Health and food items among top United Nations purchases in 2013

COPENHAGEN – The value of procurement of goods and services by the United Nations was $16.1 billion in 2013, with the largest sums spent on pharmaceuticals, healthcare services, medical equipment, transportation, construction and food.

These highlights are part of the latest Annual Statistical Report on UN Procurement, which provides data and analysis on the goods and services procured by the UN system in support of its operations.

The report shows a continuing positive increase in UN procurement from developing countries and countries with economies in transition over the last ten years, which currently represents over 60 percent of total UN procurement. From 2009 to 2013, procurement from these countries increased by more than $2 billion. 

Among the ten major countries to supply UN organizations in 2013, four were developing countries and countries with economies in transition – India, Afghanistan, the United Arab Emirates and Kenya. Overall, the three largest countries of supply were the United States of America, accounting for $1.7 billion, followed by India at $1 billion and Switzerland at $716.6 million.

The report reveals that UN organizations are actively promoting sustainable procurement, with 24 organizations implementing a range of initiatives such as training and support for sustainability integration in the procurement process. The report also provides data on suppliers that support the United Nations Global Compact, which promotes corporate social responsibility, particularly in the areas of human rights, labour, environment and anti-corruption. The volume of procurement with registered Global Compact members has grown steadily over the last five years, reaching 27 percent of contracts of $30,000 or more in 2013, up 11 percent since 2009. The United Nations strongly encourages suppliers to sign up to the initiative, which includes over 12,000 members.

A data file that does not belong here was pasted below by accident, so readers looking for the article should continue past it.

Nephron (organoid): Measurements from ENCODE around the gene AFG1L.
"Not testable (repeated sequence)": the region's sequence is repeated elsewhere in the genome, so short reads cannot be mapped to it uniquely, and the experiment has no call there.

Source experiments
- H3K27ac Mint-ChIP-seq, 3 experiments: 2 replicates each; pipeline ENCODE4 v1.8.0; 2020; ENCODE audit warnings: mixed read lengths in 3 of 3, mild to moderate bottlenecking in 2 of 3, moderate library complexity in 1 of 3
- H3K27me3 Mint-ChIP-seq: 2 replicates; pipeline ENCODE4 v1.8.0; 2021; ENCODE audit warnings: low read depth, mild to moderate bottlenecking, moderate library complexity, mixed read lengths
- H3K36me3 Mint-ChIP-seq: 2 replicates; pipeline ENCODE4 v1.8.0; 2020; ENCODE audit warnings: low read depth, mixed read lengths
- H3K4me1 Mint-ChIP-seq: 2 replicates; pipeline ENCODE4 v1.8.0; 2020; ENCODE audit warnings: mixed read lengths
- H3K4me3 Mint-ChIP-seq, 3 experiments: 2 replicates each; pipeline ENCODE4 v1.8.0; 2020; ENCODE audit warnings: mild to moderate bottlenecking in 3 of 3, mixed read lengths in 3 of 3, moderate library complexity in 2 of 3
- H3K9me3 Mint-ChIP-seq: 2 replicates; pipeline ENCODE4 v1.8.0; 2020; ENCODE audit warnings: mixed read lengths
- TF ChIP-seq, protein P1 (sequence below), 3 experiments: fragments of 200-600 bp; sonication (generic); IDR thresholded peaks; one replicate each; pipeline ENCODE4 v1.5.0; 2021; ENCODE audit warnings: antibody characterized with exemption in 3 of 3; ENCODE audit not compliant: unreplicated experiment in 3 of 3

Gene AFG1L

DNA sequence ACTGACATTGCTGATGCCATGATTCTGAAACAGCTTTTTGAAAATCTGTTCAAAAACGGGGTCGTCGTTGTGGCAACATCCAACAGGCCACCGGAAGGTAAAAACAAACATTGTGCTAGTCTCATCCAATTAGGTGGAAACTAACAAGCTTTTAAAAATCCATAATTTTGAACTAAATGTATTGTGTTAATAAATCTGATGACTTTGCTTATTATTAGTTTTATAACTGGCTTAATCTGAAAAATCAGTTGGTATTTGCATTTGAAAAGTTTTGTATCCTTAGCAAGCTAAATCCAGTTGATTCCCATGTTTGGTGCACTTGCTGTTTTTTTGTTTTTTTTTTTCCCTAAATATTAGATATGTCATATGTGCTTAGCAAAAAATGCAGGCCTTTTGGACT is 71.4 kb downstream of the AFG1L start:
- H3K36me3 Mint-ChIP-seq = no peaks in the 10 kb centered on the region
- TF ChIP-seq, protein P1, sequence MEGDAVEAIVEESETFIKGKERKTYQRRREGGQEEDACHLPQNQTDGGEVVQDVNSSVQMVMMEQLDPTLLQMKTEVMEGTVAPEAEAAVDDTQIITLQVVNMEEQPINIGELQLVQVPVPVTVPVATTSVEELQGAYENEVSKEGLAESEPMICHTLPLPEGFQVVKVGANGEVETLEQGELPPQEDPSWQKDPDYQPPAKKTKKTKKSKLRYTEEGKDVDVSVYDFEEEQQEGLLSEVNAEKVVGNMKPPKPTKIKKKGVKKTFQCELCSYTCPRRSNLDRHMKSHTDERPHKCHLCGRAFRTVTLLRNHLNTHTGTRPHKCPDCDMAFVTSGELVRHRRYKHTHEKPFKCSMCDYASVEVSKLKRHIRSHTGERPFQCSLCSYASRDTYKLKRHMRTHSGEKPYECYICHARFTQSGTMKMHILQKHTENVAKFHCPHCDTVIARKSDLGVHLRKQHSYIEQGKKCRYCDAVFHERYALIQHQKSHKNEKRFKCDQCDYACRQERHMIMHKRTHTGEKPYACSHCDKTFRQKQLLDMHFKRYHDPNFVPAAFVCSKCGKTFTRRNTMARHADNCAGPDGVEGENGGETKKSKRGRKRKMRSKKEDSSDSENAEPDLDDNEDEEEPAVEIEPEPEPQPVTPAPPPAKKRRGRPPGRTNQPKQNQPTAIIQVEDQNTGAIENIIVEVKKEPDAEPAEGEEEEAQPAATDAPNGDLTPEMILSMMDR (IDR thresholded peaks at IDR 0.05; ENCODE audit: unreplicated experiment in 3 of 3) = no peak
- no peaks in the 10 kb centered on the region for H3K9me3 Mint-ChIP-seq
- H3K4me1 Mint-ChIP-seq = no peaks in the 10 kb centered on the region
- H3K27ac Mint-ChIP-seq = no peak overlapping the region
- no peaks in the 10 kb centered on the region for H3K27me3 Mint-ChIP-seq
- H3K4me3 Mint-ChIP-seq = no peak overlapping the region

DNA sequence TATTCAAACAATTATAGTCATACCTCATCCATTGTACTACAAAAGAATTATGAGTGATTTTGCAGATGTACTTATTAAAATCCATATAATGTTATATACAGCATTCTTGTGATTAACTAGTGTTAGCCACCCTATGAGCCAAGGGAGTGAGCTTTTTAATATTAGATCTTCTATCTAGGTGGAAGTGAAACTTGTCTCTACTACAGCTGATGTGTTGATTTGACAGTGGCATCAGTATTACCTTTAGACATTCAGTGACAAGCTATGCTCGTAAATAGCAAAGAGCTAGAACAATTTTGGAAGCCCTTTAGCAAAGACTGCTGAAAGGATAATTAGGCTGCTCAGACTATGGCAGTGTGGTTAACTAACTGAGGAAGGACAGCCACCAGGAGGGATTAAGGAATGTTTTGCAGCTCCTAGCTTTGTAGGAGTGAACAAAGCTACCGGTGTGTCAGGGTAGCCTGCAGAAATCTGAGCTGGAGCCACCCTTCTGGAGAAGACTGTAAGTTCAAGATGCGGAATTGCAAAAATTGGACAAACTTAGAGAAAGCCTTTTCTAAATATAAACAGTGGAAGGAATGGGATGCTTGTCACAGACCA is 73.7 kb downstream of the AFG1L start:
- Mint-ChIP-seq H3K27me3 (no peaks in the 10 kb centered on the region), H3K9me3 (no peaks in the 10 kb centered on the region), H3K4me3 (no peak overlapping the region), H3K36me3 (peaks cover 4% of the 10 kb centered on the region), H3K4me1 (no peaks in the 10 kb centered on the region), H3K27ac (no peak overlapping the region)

This edition marks the 30th anniversary of the report, which has been compiled by the United Nations Office for Project Services (UNOPS) on behalf of the UN system. The report shows that the largest purchasers overall were the United Nations Procurement Division (UNPD), the United Nations Children's Fund (UNICEF), the United Nations Development Programme (UNDP), the World Food Programme (WFP), the Office of the United Nations High Commissioner for Refugees (UNHCR), the World Health Organization (WHO) and UNOPS, in descending order.

The full report can be downloaded on the UNOPS website and the United Nations Global Marketplace (UNGM).